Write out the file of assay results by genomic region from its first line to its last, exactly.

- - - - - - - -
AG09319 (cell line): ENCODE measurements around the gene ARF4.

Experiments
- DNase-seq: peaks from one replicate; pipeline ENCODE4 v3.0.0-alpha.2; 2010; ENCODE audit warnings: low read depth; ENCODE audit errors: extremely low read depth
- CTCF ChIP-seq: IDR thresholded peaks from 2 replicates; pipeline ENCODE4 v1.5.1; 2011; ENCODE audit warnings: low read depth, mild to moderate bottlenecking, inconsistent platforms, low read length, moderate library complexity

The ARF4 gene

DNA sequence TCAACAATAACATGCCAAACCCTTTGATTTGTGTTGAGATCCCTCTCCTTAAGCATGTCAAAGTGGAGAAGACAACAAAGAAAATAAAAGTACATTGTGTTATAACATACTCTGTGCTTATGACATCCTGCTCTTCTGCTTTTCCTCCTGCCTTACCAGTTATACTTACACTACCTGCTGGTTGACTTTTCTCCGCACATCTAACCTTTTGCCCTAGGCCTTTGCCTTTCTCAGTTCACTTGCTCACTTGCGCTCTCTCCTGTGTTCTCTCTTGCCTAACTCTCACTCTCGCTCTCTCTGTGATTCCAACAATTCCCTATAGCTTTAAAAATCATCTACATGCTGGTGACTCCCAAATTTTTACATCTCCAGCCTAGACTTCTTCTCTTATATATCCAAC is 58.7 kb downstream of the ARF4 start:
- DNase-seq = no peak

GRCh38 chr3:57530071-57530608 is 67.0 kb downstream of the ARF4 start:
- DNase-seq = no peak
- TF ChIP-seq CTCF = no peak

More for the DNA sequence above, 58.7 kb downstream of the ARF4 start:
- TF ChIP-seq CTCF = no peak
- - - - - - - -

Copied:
AG09319 (cell line): ENCODE measurements around the gene ARF4.

Experiments
- DNase-seq: peaks from one replicate; pipeline ENCODE4 v3.0.0-alpha.2; 2010; ENCODE audit warnings: low read depth; ENCODE audit errors: extremely low read depth
- CTCF ChIP-seq: IDR thresholded peaks from 2 replicates; pipeline ENCODE4 v1.5.1; 2011; ENCODE audit warnings: low read depth, mild to moderate bottlenecking, inconsistent platforms, low read length, moderate library complexity

The ARF4 gene

DNA sequence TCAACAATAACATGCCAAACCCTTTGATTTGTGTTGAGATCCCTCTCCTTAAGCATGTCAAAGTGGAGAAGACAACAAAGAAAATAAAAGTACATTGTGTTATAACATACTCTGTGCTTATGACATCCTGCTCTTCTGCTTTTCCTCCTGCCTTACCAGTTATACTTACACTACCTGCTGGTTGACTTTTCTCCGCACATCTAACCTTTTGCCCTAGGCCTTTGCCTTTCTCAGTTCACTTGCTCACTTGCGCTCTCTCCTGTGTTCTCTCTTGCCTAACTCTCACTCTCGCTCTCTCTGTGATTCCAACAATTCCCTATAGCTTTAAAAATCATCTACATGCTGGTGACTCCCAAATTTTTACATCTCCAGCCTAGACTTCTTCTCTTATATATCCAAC is 58.7 kb downstream of the ARF4 start:
- DNase-seq = no peak

GRCh38 chr3:57530071-57530608 is 67.0 kb downstream of the ARF4 start:
- DNase-seq = no peak
- TF ChIP-seq CTCF = no peak

More for the DNA sequence above, 58.7 kb downstream of the ARF4 start:
- TF ChIP-seq CTCF = no peak